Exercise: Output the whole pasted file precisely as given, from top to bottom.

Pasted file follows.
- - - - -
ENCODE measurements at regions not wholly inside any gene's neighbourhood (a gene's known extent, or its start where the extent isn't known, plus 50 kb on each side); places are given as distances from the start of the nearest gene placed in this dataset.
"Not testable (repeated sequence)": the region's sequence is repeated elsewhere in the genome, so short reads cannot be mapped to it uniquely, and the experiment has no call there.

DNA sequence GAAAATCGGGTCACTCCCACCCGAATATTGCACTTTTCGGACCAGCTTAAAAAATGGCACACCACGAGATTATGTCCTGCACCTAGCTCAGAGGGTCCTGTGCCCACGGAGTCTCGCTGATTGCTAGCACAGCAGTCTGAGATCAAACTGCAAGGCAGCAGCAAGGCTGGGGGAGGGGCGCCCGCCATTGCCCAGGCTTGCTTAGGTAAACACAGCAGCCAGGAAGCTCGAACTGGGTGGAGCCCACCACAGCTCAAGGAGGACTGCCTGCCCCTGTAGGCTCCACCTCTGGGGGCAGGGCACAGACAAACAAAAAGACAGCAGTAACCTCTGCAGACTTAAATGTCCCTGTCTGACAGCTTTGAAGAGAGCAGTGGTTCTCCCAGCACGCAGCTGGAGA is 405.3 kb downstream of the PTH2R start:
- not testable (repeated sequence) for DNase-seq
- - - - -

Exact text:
ENCODE measurements at regions not wholly inside any gene's neighbourhood (a gene's known extent, or its start where the extent isn't known, plus 50 kb on each side); places are given as distances from the start of the nearest gene placed in this dataset.
"Not testable (repeated sequence)": the region's sequence is repeated elsewhere in the genome, so short reads cannot be mapped to it uniquely, and the experiment has no call there.

DNA sequence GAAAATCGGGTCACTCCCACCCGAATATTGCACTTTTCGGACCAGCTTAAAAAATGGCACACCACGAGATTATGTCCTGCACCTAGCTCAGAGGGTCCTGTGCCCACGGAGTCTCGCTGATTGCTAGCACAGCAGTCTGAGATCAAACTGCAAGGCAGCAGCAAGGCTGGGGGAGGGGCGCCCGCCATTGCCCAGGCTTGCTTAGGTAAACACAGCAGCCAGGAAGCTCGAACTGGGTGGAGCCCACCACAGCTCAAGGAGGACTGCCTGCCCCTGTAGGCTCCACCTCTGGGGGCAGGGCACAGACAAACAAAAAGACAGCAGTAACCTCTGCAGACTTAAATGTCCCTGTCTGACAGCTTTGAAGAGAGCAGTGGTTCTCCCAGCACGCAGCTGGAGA is 405.3 kb downstream of the PTH2R start:
- not testable (repeated sequence) for DNase-seq